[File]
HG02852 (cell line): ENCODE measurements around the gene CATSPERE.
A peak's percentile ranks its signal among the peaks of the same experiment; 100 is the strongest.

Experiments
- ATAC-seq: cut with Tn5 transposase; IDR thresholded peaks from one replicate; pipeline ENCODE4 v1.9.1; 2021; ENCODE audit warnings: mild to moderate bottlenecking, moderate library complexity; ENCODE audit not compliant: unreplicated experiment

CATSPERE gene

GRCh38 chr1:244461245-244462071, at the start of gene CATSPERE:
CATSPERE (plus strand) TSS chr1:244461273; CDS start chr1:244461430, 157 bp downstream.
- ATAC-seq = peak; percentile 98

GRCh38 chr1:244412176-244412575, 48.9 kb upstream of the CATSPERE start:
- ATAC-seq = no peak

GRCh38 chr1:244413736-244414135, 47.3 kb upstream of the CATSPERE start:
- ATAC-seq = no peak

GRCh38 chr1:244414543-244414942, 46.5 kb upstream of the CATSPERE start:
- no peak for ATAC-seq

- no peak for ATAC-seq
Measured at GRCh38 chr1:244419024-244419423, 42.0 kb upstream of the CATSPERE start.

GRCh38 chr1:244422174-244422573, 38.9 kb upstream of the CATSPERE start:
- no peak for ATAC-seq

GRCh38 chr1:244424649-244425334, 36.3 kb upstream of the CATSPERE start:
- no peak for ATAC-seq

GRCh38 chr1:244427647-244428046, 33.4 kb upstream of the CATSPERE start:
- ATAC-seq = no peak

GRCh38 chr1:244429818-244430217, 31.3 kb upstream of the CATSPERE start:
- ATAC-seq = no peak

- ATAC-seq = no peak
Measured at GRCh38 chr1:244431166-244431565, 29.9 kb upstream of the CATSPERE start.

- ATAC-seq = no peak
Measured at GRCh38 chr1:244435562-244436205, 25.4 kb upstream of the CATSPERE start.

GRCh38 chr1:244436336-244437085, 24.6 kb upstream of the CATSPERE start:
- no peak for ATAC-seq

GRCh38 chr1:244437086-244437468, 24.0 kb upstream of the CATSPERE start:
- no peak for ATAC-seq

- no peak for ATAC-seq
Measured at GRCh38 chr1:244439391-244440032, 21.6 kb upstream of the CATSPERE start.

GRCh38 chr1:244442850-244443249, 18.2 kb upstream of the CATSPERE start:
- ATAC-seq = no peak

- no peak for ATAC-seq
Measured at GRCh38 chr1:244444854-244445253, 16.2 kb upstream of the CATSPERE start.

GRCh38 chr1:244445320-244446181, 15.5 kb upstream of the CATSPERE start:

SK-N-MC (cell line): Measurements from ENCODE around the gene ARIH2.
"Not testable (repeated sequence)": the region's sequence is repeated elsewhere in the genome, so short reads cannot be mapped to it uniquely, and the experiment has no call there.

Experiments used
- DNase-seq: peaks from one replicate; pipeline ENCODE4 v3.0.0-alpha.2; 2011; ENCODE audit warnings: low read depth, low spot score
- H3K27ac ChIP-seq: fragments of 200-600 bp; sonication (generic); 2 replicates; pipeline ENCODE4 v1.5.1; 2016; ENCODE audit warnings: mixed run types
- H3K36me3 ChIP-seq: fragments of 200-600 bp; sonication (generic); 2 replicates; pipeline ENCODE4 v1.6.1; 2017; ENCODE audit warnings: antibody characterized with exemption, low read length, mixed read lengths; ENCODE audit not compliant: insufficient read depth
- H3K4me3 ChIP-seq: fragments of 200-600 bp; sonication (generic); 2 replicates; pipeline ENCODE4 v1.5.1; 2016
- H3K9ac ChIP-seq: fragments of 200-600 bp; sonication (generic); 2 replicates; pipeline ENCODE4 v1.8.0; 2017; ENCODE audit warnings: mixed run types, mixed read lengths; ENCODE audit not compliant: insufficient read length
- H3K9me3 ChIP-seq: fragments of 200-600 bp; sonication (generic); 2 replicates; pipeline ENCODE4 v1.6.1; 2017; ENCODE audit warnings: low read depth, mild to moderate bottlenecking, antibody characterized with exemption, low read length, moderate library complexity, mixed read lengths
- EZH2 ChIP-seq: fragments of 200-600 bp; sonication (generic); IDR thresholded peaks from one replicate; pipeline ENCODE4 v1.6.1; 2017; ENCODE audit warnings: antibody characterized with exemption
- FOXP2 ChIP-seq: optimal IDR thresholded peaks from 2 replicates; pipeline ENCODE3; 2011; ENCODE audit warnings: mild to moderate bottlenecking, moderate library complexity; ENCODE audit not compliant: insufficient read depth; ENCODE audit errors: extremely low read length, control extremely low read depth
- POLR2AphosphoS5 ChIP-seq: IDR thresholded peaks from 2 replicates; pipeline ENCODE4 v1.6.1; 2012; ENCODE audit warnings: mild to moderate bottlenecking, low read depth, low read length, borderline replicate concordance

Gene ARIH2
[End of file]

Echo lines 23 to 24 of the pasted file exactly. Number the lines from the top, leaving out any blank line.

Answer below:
GRCh38 chr1:244429818-244430217, 31.3 kb upstream of the CATSPERE start:
- ATAC-seq = no peak